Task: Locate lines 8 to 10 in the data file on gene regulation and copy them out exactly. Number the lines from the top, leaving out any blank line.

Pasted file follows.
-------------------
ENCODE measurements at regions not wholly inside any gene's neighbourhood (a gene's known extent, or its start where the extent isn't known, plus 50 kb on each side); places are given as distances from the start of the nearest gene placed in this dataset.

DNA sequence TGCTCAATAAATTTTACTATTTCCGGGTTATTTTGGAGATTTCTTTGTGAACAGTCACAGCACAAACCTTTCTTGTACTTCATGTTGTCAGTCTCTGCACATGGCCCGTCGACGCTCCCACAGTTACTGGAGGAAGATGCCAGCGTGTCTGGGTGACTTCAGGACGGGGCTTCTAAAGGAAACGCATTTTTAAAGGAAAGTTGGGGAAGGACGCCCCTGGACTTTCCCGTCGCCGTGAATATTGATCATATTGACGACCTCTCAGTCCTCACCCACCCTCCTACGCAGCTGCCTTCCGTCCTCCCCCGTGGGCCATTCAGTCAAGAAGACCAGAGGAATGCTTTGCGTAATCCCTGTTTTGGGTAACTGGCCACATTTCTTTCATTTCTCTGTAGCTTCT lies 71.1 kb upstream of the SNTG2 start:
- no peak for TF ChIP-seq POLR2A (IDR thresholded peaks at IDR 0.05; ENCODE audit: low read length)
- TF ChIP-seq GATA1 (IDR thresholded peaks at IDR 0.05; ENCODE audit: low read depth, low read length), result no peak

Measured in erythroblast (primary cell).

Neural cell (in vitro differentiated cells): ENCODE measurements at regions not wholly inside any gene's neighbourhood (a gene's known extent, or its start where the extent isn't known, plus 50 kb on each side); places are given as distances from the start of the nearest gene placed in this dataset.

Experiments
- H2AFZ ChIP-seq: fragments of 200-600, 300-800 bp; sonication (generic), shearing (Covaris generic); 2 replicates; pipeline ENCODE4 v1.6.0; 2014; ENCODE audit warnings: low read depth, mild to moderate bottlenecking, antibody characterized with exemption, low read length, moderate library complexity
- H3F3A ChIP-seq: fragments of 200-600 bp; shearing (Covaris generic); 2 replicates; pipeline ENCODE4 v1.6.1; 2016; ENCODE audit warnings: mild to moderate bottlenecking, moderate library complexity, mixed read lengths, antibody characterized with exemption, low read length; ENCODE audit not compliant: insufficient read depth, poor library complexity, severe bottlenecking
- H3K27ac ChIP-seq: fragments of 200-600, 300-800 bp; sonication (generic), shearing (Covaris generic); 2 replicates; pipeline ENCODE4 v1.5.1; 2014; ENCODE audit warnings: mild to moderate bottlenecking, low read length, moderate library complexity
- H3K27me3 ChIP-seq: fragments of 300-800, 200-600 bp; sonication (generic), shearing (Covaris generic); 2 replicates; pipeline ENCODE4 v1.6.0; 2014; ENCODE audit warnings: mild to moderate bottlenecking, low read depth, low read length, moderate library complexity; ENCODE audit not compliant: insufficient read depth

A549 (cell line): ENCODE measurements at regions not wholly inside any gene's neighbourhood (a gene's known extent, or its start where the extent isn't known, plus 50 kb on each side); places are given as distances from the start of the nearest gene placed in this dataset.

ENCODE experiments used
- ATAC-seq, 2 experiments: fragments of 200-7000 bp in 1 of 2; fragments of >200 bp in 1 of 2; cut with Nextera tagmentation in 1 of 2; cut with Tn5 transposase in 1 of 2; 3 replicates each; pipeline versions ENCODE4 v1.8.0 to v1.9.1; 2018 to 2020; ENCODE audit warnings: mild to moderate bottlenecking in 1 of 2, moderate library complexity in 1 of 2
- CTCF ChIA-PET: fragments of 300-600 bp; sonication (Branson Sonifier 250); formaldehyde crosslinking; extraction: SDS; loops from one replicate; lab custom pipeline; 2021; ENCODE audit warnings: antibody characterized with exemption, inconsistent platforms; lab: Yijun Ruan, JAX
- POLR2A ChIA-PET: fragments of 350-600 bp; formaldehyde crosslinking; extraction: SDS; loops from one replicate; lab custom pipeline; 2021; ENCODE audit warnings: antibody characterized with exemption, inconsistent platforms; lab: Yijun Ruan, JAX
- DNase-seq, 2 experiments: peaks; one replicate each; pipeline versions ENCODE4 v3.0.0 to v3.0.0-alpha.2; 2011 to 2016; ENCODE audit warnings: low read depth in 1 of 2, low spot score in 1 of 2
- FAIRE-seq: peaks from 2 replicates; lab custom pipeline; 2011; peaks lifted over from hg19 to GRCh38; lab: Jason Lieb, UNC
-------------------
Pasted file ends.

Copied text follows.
- H2AFZ ChIP-seq: fragments of 200-600, 300-800 bp; sonication (generic), shearing (Covaris generic); 2 replicates; pipeline ENCODE4 v1.6.0; 2014; ENCODE audit warnings: low read depth, mild to moderate bottlenecking, antibody characterized with exemption, low read length, moderate library complexity
- H3F3A ChIP-seq: fragments of 200-600 bp; shearing (Covaris generic); 2 replicates; pipeline ENCODE4 v1.6.1; 2016; ENCODE audit warnings: mild to moderate bottlenecking, moderate library complexity, mixed read lengths, antibody characterized with exemption, low read length; ENCODE audit not compliant: insufficient read depth, poor library complexity, severe bottlenecking
- H3K27ac ChIP-seq: fragments of 200-600, 300-800 bp; sonication (generic), shearing (Covaris generic); 2 replicates; pipeline ENCODE4 v1.5.1; 2014; ENCODE audit warnings: mild to moderate bottlenecking, low read length, moderate library complexity